On June 28, the United States Supreme Court released its ruling in the National Federation of Independent Business, et al., v. Sebelius, Secretary of Health and Human Services, et al. finding the law to be constitutional. In the majority opinion, the constitutionality of the individual mandate section of the Patient Protection and Affordable Care Act (PPACA) — the centerpiece of the case — was upheld under the rationale that the constitutional power to levy taxes sufficiently extended to the law.
In his concluding opinion, Justice John Roberts summarized the ruling as follows:
"The Affordable Care Act is constitutional in part and unconstitutional in part. The individual mandate cannot be upheld as an exercise of Congress’s power under the Commerce Clause. That Clause authorizes Congress to regulate interstate commerce, not to order individuals to engage in it. In this case, however, it is reasonable to construe what Congress has done as increasing taxes on those who have a certain amount of income, but choose to go without health insurance. Such legislation is within Congress’s power to tax."
Justice Roberts added, "The Framers created a Federal Government of limited powers, and assigned to this Court the duty of enforcing those limits. The Court does so today. But the Court does not express any opinion on the wisdom of the Affordable Care Act. Under the Constitution, that judgment is reserved to the people."
Ultimately this ruling means that the existing law and its accompanying rules and regulations remain intact, at least for the time being. It is important to note that the Supreme Court’s ruling does not necessarily end litigation over the PPACA. Several cases regarding different portions of the law remain pending such as rules governing physician-owned hospitals and the Independent Payment Advisory Board (IPAB).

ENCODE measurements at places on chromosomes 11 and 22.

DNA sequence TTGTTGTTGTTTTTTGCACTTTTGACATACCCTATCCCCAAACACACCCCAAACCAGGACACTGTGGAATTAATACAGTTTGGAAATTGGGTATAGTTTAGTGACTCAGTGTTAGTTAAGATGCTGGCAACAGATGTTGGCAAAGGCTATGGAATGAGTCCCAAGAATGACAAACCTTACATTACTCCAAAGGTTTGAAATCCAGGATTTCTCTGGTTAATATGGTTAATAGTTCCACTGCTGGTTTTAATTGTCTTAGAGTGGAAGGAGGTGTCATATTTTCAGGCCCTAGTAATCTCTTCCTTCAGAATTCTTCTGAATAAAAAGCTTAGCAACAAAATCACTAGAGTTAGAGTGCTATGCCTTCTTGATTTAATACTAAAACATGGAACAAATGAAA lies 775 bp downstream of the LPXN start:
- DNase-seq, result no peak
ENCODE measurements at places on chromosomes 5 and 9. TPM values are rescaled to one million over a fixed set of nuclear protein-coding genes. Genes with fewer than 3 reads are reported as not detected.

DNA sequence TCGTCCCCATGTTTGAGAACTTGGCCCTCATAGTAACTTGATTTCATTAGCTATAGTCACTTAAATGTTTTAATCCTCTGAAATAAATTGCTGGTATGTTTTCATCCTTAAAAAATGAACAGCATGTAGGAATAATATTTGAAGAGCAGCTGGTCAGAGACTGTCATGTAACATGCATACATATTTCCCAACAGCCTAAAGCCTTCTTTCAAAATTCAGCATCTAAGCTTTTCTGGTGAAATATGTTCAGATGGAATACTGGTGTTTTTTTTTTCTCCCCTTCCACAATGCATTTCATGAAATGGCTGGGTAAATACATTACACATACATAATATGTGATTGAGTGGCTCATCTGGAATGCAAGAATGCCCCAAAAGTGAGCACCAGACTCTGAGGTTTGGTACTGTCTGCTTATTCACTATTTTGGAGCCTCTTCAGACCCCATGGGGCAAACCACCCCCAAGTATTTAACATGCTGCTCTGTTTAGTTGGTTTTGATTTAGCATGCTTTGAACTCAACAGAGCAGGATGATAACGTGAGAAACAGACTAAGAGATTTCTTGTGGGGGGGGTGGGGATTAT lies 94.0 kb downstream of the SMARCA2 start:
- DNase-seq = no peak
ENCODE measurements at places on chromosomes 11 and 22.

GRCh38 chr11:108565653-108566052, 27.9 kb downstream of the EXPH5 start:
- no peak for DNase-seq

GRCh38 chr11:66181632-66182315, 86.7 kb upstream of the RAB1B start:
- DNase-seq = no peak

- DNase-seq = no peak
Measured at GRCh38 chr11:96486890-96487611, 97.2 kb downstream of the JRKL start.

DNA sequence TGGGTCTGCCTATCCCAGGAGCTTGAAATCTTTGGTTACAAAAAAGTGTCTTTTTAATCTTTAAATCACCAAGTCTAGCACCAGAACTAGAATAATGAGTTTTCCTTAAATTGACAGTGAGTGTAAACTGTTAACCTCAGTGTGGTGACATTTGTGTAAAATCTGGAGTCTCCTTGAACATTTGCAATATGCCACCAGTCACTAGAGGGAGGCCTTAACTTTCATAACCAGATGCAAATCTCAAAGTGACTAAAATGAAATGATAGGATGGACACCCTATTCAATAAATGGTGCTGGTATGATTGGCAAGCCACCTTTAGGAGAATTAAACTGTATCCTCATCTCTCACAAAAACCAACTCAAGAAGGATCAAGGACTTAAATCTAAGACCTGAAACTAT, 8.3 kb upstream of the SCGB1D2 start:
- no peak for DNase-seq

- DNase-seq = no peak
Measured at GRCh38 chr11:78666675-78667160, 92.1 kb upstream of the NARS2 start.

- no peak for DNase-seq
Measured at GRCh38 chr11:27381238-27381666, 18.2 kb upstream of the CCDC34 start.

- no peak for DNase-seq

Today’s ruling also touched on Medicaid. States had challenged the expanded coverage requirements. The Court found that state participation is optional and that states cannot be penalized for failing to participate in the expansion of coverage.
ASA President Jerry A. Cohen, M.D. offered the following remarks on the ruling:
"The Supreme Court’s ruling is anything but the last word on the debate surrounding this law. Congressional challenges to the implementation of the law and to policies included in law will continue. Indeed, this ruling will likely intensify efforts by opponents to repeal the reform law and to advance new approaches to affordable health care. ASA intends to vigorously participate in the ongoing debate to address the law’s shortcomings including those that weaken the physician-patient relationship and marginalize physician’s unique and indispensible role within the American health care system. As we did during the initial debate on health system reform and done subsequently, ASA will continue to be a voice for meaningful reforms that help patients and that preserve and strengthen the foundation our health care system – the American medical profession."
View the opinion here.